For example, we are working to create more housing that people can afford, using every tool that we have, from updating the zoning code and putting city land on the table for affordable housing, and creating grant programs to work with community partners who are building that. We've also had a big focus on home ownership, because, as that clip highlighted, in order to truly build and retain wealth in communities, we need to focus on ownership, to build that for the generations to come, not just this current moment.
Janae Pierre: Now, you campaigned on a Boston Green New Deal. What does climate justice in Boston look like in the future, and what progress has been made in regards to the Green New Deal?
Mayor Michelle Wu: This is an area that is so fundamental to everything that we are doing. How can we think about where people will live, or how they get around in the future, if vast parts of our city will be unlivable, as a coastal community, where sea levels are rising, storms are intensifying, and heat is growing more extreme every summer? The urgency that we are taking on in Boston has been to, again, get at the foundations and systems that need to be changed.
Most of our missions here come from buildings in the city, and then the transportation sector next. Just yesterday, I was proud to sign our new building code, that will ensure we are setting the appropriate standards to electrify and put in place the changes that will make sure not only are we satisfying our climate goals, but our residents are living in healthier, safer, more comfortable housing.
We're starting with a big commitment to make our public housing fossil fuel free over the course of this decade so that affordability and community stability go hand in hand with the Green New Deal, and our climate resiliency.
Janae Pierre: All right, Mayor Wu, quick break. More on The Takeaway right after this. Okay. We're back with Mayor Michelle Wu, of Boston, part of our 23 Mayors in 2023 series. I think this is really interesting. I learned Boston has the largest percentage of 20 to 34-year-olds of the total population amongst the top 25 largest cities in the US. You yourself took office-- I hate to put your age out there, Mayor Wu. You took office at--
Mayor Michelle Wu: I'm out of that bucket now.
Janae Pierre: You took office at 36, still close enough to claim it. How has your relative youth as mayor helped you represent the issues of such a young city?
Mayor Michelle Wu: I am unexpectedly in the role that I am in now. If you go back to my plans, or-- I was thinking about my life as a young girl in an immigrant family. I didn't come from a family that was at all connected to politics, had financial status, or anything like that. As I've made my way to the city, first as a college student, then trying to rent an apartment as a young professional, then raising a family as a working mom.
Then having to find ways to care for my own mom, try to scrape and save to purchase a home that, a year later, we wouldn't have been able to afford, in that very same neighborhood in the city. I, in fact, have had the chance to see so many of the facets and life stages that are incredibly stressful for residents in very expensive housing market, and the burdens of raising a family. That has given me the determination and a sense of urgency to make sure that Boston will be the city that is first for families.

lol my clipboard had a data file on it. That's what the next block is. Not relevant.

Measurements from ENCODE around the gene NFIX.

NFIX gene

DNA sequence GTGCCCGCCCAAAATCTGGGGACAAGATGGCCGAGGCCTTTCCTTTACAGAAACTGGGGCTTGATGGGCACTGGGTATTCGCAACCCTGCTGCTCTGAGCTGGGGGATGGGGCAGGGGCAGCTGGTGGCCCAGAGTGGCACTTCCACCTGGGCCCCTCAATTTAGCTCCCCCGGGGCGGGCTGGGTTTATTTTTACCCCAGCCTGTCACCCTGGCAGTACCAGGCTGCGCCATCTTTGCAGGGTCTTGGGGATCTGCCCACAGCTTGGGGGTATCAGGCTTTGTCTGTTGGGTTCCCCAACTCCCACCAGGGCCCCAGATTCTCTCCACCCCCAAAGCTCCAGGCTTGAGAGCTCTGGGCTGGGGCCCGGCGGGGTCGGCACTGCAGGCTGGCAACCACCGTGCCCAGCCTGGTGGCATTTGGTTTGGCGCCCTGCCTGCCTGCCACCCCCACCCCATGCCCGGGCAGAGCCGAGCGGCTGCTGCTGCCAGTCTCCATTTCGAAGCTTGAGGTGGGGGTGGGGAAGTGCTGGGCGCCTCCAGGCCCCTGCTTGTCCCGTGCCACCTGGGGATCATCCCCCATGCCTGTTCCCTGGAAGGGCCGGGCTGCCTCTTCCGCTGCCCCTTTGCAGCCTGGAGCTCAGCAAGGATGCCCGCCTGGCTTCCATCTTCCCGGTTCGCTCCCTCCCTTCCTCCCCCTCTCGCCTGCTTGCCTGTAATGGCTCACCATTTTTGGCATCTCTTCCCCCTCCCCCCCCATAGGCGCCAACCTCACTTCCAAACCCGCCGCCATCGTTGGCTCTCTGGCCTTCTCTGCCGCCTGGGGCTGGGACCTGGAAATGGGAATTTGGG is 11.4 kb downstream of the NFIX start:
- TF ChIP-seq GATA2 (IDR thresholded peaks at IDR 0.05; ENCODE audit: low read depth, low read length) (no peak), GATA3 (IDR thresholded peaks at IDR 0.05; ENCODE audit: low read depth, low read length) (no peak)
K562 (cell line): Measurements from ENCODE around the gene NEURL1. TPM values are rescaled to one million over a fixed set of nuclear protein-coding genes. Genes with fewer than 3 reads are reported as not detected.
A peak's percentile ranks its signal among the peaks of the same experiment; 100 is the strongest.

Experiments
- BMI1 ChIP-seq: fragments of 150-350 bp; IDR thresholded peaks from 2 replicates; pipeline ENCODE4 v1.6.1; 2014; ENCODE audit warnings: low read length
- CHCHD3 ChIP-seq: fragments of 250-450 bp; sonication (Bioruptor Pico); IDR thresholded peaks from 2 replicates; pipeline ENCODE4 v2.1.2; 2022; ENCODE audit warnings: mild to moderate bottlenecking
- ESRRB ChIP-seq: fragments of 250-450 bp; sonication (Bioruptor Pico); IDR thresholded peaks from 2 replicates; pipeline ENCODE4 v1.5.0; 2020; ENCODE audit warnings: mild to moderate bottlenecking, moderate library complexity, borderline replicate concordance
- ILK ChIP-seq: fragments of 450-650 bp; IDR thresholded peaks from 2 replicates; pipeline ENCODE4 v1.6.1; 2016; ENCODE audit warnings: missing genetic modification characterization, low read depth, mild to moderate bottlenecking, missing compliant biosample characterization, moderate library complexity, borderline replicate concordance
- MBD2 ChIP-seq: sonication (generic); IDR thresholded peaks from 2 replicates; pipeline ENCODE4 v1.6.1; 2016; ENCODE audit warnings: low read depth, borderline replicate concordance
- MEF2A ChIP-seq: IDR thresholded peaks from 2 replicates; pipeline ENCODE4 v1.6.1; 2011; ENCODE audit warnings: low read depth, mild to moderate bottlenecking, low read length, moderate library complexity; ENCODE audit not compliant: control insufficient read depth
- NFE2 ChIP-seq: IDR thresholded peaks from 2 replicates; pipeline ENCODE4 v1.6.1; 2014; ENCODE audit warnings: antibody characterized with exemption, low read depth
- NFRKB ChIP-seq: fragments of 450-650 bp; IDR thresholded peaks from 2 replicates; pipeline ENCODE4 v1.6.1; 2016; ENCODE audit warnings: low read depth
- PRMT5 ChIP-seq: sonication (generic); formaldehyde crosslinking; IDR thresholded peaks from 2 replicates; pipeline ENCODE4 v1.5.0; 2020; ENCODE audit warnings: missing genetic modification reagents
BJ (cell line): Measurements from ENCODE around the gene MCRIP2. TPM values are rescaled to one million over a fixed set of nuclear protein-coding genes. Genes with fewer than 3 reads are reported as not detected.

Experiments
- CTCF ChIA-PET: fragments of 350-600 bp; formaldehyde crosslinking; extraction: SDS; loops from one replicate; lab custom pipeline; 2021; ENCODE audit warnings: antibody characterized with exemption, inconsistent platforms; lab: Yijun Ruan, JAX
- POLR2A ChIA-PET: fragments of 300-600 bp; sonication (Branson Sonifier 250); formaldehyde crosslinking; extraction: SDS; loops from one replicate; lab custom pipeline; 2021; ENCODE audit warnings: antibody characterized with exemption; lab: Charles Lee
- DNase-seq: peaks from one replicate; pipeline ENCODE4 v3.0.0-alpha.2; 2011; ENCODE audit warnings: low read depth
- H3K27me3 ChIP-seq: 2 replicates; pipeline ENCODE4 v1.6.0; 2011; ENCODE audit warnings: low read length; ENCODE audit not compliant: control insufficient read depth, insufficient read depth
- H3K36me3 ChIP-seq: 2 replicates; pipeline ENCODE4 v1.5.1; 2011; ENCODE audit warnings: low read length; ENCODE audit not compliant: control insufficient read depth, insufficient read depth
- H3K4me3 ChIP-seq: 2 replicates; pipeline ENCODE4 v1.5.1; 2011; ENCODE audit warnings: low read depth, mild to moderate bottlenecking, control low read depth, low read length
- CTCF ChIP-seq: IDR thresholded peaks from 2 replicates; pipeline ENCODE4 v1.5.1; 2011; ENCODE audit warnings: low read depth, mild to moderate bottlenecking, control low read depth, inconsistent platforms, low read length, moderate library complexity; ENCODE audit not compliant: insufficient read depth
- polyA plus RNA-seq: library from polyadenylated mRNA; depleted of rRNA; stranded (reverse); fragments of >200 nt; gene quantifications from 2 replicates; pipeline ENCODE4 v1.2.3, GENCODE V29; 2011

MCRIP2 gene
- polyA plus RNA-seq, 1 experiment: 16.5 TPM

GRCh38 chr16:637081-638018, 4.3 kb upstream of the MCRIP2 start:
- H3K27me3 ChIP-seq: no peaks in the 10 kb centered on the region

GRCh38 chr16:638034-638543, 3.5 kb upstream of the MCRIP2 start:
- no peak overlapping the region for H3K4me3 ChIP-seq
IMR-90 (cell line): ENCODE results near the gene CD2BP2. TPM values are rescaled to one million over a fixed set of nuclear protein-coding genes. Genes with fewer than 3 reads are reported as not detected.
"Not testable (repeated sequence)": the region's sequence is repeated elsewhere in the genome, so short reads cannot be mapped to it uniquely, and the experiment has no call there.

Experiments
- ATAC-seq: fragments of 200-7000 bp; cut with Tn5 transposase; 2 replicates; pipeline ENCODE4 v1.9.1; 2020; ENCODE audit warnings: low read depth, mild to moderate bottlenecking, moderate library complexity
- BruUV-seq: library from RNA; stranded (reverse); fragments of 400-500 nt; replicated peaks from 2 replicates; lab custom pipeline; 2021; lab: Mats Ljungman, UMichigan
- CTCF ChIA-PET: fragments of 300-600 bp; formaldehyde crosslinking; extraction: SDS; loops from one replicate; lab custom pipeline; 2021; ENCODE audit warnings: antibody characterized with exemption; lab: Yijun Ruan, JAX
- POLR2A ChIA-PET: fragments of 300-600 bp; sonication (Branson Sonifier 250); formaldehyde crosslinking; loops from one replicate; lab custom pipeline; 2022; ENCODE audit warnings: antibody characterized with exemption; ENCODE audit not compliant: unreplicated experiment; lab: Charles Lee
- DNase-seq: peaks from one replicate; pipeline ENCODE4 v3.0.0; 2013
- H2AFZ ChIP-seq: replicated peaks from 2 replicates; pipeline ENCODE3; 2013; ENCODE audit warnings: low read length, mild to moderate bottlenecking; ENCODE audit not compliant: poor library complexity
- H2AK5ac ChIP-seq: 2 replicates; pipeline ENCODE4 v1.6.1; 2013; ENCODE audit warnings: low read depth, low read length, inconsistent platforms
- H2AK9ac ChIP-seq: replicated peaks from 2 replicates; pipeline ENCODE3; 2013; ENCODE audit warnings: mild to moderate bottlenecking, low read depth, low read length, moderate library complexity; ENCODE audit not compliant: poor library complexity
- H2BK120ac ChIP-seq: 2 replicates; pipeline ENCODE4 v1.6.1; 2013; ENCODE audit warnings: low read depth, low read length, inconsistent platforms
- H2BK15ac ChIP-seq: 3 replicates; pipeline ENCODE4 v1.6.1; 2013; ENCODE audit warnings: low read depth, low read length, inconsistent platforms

Janae Pierre: Okay, Mayor Wu, now it's time for what we call the mayoral speed round. We'll start here. If I were to have the opportunity to come up to Boston-- In fact, you can fly me out, this evening. Where is one place that I absolutely have to visit, that you will take me to, and why?
Mayor Michelle Wu: Close to home, for me, is the Arnold Arboretum. It's a 150-year-old open space that is basically a tree museum, a living museum, with some of the oldest living fossils anywhere around the world, and then we could get ice cream [unintelligible 00:11:20] right after, too.
Janae Pierre: All right. Now, the people who live in your city, what do they call themselves?
Mayor Michelle Wu: We identify more by neighborhood. As a whole, we say Bostonians, but most people will say they're from Dorchester, from Hyde Park, or Roxbury. We're very specific like that.
Janae Pierre: Now, tell me about someone in Boston, Massachusetts, who is not famous, but who really captures the spirit of your city in, and makes Boston proud.
Mayor Michelle Wu: Well, I think this person might qualify as famous, but we recently celebrated the Homegoing of the late Mel King, who was a longtime civic leader, elected official, was the first Black person to ever make it to a mayoral final election, and changed the city in so many ways. Mentored a generation of activists, created affordable housing, and sparked a civic revolution, that we are still following on that trail today.
Janae Pierre: Cast yourself 20 years from now, what have you accomplished as mayor, and what would you like to see the city become?
Mayor Michelle Wu: We are on the path now, and in 20 years, we'll be a city that is green and growing. A city that's first for families, a city for everyone. We will have a school system second to none, where our classrooms are actually a hub for resources from all across the community, where our transportation system is electrified, convenient, and reliable, connecting people from multi-generational homes to the work opportunities in the industries of the future.
I hope we can make significant progress, even before 20 years. I'm planning on getting a lot done, even in this four-year term.
Janae Pierre: Michelle Wu is the Mayor of Boston. Mayor Wu, thanks so much for joining us today.
Mayor Michelle Wu: Thank you. It's been a pleasure.